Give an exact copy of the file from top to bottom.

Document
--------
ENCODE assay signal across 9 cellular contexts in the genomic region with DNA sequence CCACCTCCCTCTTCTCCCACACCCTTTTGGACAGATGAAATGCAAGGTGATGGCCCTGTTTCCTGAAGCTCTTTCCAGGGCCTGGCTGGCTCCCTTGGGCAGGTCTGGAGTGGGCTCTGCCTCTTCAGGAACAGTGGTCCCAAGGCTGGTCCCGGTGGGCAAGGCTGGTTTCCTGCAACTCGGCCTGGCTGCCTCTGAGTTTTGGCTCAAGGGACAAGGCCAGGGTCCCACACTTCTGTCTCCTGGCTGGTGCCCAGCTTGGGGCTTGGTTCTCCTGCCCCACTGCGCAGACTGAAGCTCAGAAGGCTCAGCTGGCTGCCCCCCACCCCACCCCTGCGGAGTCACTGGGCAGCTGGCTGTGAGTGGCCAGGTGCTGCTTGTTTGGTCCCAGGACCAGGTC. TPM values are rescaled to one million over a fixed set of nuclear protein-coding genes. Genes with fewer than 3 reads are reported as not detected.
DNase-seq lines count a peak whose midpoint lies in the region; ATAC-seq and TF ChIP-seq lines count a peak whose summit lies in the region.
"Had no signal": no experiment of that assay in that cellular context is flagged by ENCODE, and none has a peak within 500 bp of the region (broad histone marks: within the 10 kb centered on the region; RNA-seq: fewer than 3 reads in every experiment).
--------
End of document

ENCODE assay signal across 9 cellular contexts in the genomic region with DNA sequence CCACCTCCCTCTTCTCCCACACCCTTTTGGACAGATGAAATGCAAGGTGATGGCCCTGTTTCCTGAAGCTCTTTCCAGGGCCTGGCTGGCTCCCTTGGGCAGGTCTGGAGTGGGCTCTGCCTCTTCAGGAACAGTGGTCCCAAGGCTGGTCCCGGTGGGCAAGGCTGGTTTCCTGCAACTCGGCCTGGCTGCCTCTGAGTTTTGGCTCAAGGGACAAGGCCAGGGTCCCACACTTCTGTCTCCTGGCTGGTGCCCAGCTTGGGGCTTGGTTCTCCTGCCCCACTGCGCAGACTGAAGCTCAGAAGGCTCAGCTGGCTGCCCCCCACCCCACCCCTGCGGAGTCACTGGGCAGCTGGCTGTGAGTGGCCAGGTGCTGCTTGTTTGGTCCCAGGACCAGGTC. TPM values are rescaled to one million over a fixed set of nuclear protein-coding genes. Genes with fewer than 3 reads are reported as not detected.
DNase-seq lines count a peak whose midpoint lies in the region; ATAC-seq and TF ChIP-seq lines count a peak whose summit lies in the region.
"Had no signal": no experiment of that assay in that cellular context is flagged by ENCODE, and none has a peak within 500 bp of the region (broad histone marks: within the 10 kb centered on the region; RNA-seq: fewer than 3 reads in every experiment).